- Immaculate Conception Catholic Church in Virginia raised $5,000 to plant 5,00 trees in Kenya, as part of a continuing commitment to environmental stewardship and a newfound fellowship in faith with farmers an ocean away. Brian Roewe, NCR environment correspondent, has the story.
- People in Brazil told me about the work of Davi Kopenawa, a Yanomami leader, shaman and "great hero of sustainability of the Amazon forests," who has become the first Indigenous leader elected to the century-old Brazilian Academy of Sciences.
- Catholic News Service reports that executive orders by President Joe Biden related to environmental protection and climate change have gained the support of Archbishop Paul S. Coakley of Oklahoma City, chairman of the U.S. bishops' Committee on Domestic Justice and Human Development.
- Families living in New Mexico's oilfields worry about spills and explosions from pipes carrying gas, oil and contaminated water past their homes. Jerry Redfern has the story for Capital & Main, a partner in the Covering Climate Now consortium.
Here's some of what's new in other climate news:
- David Owen at The New Yorker profiles Molly Burhans, a young mapmaker and storyteller who has an ambitious plan to map Catholic Church properties worldwide so they can be used more sustainably.
- Microplastics in fishmeal — which is made from marine fish — are finding their way into farmed fish, although the potential consequences for human health are not clear, reports Hannah Seo for Environmental Health News.
- Salla, Finland, a town of 3,400 in the Scandinavian country's Arctic region, is bidding to host the 2032 Summer Olympics, reports Jari Tanner for Associated Press, in a story that includes a link to the town's tongue-in-cheek promotional video.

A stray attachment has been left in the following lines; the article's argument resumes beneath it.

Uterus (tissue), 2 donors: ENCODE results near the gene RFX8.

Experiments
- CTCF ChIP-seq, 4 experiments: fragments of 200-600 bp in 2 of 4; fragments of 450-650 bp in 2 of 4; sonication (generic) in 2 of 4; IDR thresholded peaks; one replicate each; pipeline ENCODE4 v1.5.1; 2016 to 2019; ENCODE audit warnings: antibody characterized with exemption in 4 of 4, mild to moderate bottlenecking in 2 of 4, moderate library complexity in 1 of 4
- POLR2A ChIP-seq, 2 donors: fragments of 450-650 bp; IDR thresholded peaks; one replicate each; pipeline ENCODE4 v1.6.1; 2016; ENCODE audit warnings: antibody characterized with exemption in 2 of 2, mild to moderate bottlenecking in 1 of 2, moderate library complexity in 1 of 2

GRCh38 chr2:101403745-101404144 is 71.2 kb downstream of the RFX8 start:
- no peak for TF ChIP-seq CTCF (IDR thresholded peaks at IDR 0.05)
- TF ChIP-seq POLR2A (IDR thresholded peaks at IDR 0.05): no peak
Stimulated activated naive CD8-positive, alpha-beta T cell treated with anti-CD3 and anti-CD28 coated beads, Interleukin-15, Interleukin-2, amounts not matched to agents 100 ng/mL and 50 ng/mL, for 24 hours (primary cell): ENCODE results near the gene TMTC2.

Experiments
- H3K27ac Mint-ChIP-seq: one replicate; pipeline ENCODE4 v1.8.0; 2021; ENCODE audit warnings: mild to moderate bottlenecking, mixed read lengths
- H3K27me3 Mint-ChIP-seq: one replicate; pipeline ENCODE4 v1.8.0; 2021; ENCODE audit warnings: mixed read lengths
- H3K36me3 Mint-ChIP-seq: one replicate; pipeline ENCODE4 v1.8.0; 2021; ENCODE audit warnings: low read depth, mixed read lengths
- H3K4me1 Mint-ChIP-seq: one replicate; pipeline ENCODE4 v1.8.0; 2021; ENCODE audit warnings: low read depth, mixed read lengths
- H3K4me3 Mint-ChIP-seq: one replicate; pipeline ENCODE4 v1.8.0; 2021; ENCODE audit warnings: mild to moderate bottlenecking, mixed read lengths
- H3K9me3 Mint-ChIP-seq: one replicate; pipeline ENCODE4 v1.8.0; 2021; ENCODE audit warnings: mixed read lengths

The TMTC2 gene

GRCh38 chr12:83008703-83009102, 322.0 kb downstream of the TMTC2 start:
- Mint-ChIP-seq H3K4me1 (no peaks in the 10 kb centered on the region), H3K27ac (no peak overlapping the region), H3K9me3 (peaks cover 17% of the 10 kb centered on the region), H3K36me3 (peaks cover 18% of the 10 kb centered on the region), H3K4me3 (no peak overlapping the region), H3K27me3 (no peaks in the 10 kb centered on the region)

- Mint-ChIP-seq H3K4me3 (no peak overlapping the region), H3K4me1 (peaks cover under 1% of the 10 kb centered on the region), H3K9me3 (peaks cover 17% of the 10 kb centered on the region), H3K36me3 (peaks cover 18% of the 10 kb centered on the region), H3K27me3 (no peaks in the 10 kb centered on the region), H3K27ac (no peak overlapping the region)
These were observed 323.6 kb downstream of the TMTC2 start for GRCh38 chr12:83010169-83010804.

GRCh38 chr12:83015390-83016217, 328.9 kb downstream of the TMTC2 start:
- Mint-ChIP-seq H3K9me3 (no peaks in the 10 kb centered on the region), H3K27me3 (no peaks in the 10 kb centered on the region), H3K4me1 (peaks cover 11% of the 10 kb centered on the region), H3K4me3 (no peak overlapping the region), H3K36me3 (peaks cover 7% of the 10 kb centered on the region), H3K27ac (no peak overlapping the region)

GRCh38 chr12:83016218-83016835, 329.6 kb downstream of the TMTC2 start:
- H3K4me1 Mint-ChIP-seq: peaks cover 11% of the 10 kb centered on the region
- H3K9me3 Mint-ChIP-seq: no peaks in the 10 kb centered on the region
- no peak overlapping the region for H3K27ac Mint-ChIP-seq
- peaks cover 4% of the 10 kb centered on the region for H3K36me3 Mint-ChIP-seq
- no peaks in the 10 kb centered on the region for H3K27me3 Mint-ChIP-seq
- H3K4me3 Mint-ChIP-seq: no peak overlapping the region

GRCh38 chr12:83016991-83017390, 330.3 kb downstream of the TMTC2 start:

- A new study shows that starting aggressive efforts to reduce greenhouse gas emissions now — instead of waiting until the end of the decade to step up action toward a 2050 carbon-neutrality goal — would save the U.S. $3.5 trillion, writes Dharna Noor at Gizmodo's Earther.
The Center for Catholic Thought & Culture at San Diego University is sponsoring a series of talks marking the fifth anniversary year of Pope Francis' encyclical "Laudato Si', on Care for Our Common Home."
The series begins at 5:30 p.m. Pacific time on Feb. 11, with a presentation featuring climate scientists V. Ramanthan and Michael Boudrias. You can find more information about this and other upcoming events on the EarthBeat Events page.
We're just a week and a half away from the start of Lent, a season that EarthBeat will mark this year with a series of reflections by Fr. Emmet Farrell, of the San Diego Diocese's office for care for creation and environmental issues. You can receive the reflections in your inbox three times a week by signing up here.
Lent offers us an opportunity to reflect on — and make change in — our relationship with the Earth, with other species and with one another. I'm going to try to get as close as I can to zero waste during this Lent — this weekend's task is to figure out the best way to do composting in an apartment.
Are you or your faith community planning to take a step toward a more sustainable relationship with creation this Lent? We'd like to hear about it. Drop us a line at email@example.com and we'll share it here.